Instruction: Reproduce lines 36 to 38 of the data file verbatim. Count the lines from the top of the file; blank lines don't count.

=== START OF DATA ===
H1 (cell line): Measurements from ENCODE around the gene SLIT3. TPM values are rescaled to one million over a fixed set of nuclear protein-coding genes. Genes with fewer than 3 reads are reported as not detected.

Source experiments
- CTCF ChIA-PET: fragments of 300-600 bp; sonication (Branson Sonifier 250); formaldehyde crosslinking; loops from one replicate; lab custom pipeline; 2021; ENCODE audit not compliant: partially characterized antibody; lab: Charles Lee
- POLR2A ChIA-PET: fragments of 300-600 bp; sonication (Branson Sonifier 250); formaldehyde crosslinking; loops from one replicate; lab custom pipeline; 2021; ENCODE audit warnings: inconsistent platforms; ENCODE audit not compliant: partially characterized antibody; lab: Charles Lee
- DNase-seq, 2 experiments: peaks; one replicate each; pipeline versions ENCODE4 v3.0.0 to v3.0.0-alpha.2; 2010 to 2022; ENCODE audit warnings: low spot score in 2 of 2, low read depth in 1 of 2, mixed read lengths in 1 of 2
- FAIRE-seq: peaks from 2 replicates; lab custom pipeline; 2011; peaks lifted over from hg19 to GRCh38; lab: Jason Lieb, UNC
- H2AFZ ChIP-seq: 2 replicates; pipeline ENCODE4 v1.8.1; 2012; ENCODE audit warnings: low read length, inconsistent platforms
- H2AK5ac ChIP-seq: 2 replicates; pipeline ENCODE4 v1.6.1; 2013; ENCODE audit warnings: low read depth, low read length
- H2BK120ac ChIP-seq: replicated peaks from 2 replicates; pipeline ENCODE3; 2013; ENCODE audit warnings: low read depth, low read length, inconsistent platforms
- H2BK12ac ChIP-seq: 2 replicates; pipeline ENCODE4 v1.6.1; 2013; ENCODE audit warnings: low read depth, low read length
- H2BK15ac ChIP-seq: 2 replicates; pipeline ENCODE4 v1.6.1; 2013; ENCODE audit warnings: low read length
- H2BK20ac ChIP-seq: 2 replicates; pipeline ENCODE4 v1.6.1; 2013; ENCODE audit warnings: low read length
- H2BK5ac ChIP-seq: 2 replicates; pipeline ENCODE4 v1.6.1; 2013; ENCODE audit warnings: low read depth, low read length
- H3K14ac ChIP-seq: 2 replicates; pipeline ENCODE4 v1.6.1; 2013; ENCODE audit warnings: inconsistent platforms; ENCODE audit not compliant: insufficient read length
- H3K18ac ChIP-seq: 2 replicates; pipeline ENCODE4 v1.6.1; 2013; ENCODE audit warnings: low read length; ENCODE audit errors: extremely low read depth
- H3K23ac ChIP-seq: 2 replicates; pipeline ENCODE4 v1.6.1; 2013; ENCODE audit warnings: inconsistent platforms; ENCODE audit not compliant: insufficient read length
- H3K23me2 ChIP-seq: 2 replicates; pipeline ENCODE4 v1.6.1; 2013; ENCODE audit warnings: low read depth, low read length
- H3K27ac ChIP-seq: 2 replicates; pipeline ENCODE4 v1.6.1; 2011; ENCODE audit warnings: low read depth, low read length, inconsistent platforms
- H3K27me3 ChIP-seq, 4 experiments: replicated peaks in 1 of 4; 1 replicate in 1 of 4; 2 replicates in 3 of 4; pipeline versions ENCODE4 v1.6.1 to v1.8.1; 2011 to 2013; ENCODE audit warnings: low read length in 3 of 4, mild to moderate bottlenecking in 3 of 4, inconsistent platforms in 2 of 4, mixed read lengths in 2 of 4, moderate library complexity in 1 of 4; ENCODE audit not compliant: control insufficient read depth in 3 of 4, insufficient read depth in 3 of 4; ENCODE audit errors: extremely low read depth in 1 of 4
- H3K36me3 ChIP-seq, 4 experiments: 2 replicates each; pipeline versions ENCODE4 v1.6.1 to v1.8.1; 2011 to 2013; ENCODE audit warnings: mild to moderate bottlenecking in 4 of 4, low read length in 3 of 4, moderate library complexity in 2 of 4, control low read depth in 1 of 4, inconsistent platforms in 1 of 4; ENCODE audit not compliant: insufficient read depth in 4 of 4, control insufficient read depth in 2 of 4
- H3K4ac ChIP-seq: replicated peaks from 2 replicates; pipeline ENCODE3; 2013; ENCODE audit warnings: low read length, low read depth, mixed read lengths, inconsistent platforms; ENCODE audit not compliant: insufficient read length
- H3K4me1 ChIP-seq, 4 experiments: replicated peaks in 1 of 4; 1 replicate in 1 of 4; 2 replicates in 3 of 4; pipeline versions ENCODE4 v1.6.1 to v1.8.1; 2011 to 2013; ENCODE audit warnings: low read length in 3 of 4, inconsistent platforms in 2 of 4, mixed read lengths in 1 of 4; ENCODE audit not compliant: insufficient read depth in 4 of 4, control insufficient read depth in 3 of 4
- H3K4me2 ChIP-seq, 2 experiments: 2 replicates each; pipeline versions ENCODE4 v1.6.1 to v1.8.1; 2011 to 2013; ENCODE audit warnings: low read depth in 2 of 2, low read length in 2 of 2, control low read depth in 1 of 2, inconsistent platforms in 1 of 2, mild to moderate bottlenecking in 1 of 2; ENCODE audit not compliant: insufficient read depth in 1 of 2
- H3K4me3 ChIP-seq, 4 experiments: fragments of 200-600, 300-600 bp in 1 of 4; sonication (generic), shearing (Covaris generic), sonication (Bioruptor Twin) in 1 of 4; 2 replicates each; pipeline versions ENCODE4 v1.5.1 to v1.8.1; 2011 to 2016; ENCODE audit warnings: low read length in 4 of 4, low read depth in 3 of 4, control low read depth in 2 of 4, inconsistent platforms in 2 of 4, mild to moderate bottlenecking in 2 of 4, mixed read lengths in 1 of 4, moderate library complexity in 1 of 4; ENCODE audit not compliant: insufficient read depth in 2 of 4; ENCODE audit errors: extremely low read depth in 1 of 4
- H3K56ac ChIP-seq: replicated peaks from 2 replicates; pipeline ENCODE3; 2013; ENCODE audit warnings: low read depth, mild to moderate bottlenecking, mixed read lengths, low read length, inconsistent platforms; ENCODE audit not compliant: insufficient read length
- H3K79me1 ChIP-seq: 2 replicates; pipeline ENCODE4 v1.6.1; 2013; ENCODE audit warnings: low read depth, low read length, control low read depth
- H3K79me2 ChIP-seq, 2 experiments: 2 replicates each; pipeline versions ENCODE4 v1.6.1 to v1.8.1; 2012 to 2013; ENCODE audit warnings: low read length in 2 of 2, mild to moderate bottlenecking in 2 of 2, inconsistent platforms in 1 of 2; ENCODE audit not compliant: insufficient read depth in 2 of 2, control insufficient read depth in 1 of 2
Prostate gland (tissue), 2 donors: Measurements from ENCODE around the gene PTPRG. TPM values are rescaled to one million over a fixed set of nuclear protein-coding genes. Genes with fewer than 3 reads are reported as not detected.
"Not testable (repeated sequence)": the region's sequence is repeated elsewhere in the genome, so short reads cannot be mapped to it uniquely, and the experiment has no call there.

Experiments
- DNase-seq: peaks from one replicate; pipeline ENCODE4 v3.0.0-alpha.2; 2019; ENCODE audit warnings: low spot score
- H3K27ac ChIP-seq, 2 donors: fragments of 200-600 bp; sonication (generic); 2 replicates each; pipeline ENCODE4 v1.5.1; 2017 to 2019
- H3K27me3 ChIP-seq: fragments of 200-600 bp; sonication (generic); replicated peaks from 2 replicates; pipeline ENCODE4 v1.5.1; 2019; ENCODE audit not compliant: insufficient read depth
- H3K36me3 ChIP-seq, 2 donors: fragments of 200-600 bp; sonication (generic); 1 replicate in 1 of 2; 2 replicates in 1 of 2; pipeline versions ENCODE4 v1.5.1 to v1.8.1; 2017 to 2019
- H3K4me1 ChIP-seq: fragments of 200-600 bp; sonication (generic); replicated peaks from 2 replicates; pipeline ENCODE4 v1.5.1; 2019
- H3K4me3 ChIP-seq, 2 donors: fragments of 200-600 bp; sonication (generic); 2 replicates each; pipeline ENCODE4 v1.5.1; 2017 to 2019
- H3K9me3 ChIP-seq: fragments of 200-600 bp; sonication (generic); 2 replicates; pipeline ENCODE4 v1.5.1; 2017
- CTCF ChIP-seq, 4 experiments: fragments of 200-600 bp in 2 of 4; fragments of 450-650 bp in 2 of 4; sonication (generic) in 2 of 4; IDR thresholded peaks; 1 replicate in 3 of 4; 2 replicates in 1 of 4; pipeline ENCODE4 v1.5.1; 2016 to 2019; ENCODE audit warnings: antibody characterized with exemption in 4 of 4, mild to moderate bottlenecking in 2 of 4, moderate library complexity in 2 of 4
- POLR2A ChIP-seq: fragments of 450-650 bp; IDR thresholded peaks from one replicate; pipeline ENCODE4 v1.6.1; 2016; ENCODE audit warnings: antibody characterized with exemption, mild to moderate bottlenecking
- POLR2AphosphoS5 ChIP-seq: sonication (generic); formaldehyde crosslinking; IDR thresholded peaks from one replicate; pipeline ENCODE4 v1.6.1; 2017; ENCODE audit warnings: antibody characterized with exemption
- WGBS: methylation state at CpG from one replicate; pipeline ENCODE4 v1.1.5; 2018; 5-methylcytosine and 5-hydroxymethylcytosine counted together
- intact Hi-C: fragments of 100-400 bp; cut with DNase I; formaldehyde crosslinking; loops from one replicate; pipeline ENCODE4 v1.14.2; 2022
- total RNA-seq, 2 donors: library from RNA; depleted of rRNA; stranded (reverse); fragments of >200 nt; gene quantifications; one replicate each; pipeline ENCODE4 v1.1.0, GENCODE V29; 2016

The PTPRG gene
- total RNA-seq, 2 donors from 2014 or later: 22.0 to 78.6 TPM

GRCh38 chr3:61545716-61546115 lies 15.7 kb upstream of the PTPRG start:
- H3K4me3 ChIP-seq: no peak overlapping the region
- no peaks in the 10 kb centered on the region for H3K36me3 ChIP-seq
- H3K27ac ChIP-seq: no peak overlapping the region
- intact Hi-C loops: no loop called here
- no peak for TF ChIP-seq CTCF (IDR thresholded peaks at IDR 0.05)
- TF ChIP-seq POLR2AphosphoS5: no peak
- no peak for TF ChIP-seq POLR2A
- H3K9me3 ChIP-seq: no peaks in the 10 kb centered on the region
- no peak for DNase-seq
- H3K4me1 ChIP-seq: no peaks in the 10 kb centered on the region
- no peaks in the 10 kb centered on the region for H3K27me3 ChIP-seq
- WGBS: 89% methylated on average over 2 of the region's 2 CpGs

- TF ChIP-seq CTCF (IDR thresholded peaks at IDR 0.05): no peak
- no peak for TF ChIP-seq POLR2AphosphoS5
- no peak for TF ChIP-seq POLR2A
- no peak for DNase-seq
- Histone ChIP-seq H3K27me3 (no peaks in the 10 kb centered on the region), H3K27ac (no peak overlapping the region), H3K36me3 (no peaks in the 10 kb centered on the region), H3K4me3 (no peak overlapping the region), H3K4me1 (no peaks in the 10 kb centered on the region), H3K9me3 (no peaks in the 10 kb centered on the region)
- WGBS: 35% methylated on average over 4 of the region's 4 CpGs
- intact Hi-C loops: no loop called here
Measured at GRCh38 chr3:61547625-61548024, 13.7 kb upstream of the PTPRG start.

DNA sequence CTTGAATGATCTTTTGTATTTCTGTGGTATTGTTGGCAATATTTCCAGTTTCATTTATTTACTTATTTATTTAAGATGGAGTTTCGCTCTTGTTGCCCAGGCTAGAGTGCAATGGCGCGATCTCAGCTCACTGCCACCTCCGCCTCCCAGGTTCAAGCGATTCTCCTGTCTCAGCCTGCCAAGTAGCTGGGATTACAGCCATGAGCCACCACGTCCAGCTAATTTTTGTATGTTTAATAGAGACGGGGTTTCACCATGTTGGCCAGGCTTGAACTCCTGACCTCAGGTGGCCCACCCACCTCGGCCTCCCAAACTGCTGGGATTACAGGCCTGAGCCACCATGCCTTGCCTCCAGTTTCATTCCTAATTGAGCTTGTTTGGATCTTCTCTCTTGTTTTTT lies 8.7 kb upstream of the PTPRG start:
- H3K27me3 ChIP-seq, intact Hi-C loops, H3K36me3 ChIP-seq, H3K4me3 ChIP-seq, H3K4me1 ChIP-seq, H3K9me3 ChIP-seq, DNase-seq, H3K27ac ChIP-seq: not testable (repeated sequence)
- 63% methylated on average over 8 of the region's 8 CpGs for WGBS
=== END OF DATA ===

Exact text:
- H3K4me3 ChIP-seq, 2 donors: fragments of 200-600 bp; sonication (generic); 2 replicates each; pipeline ENCODE4 v1.5.1; 2017 to 2019
- H3K9me3 ChIP-seq: fragments of 200-600 bp; sonication (generic); 2 replicates; pipeline ENCODE4 v1.5.1; 2017
- CTCF ChIP-seq, 4 experiments: fragments of 200-600 bp in 2 of 4; fragments of 450-650 bp in 2 of 4; sonication (generic) in 2 of 4; IDR thresholded peaks; 1 replicate in 3 of 4; 2 replicates in 1 of 4; pipeline ENCODE4 v1.5.1; 2016 to 2019; ENCODE audit warnings: antibody characterized with exemption in 4 of 4, mild to moderate bottlenecking in 2 of 4, moderate library complexity in 2 of 4